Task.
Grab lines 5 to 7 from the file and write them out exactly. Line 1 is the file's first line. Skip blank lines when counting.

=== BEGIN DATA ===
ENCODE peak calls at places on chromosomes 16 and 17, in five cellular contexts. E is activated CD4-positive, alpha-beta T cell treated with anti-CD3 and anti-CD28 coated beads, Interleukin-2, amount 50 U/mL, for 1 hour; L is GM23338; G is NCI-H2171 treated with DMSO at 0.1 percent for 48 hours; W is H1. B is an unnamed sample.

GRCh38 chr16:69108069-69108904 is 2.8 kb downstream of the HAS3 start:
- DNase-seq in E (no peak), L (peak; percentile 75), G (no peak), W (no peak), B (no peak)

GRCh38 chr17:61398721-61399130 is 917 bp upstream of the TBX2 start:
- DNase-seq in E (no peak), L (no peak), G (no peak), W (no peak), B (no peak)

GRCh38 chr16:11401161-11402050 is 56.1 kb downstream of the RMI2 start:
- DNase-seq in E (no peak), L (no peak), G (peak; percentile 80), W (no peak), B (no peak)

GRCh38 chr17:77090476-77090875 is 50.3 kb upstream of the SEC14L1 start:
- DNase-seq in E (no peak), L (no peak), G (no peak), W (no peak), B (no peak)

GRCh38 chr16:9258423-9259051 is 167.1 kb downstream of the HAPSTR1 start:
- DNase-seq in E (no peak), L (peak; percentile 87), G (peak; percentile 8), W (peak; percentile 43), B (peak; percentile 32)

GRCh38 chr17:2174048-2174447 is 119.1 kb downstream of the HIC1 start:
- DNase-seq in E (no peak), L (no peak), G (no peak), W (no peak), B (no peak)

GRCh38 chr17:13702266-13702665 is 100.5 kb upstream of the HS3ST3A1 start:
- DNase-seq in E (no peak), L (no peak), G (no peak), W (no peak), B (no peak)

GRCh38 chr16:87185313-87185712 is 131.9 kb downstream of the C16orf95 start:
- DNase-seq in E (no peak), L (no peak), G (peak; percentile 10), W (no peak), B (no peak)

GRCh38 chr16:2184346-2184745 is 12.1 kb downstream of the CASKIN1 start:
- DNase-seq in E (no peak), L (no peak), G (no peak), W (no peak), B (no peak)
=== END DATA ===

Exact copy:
- DNase-seq in E (no peak), L (no peak), G (no peak), W (no peak), B (no peak)

GRCh38 chr16:11401161-11402050 is 56.1 kb downstream of the RMI2 start:
- DNase-seq in E (no peak), L (no peak), G (peak; percentile 80), W (no peak), B (no peak)